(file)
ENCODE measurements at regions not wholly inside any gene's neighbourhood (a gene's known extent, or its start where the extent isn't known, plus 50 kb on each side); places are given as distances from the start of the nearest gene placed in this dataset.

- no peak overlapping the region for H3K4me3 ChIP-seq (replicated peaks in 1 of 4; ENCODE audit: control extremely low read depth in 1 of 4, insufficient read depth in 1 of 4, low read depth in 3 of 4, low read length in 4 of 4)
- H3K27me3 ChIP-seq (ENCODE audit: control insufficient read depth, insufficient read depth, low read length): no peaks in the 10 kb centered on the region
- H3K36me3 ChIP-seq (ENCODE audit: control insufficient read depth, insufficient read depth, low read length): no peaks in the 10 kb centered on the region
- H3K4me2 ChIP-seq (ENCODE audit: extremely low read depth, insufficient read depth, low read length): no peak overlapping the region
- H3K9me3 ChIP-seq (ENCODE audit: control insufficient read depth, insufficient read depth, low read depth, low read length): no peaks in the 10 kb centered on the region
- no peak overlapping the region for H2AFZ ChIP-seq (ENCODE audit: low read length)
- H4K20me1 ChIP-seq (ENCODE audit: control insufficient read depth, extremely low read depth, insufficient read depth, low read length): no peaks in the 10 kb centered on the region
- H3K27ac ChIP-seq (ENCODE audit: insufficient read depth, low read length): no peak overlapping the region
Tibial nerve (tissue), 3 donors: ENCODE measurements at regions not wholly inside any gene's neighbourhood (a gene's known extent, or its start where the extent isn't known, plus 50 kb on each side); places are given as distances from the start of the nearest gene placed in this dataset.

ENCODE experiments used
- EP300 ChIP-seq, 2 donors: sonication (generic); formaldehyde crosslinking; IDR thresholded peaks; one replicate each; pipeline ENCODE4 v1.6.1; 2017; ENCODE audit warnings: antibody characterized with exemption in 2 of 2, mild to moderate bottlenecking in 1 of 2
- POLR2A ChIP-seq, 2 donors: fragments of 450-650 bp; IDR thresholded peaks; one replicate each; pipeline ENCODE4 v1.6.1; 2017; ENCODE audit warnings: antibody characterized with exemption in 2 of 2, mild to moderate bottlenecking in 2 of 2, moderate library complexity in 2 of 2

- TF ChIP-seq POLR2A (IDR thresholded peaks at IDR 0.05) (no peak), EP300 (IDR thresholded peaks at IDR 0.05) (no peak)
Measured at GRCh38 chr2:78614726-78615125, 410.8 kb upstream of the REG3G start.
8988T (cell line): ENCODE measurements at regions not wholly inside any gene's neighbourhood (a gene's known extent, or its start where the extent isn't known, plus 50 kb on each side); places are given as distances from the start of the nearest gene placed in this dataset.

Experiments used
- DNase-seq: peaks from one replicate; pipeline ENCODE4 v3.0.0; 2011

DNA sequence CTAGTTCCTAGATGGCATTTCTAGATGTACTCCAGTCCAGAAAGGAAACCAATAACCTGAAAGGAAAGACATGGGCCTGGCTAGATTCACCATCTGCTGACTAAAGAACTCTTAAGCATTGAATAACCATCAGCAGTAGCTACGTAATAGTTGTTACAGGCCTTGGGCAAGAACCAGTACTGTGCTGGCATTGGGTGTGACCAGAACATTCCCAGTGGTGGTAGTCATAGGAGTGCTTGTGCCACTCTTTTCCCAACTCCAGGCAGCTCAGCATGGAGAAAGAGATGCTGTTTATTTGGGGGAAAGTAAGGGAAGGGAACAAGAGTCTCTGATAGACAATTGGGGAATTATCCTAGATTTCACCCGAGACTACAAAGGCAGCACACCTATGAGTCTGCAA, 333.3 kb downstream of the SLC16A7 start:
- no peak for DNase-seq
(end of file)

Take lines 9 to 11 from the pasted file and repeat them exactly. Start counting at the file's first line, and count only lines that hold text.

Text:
- H3K27ac ChIP-seq (ENCODE audit: insufficient read depth, low read length): no peak overlapping the region
Tibial nerve (tissue), 3 donors: ENCODE measurements at regions not wholly inside any gene's neighbourhood (a gene's known extent, or its start where the extent isn't known, plus 50 kb on each side); places are given as distances from the start of the nearest gene placed in this dataset.

ENCODE experiments used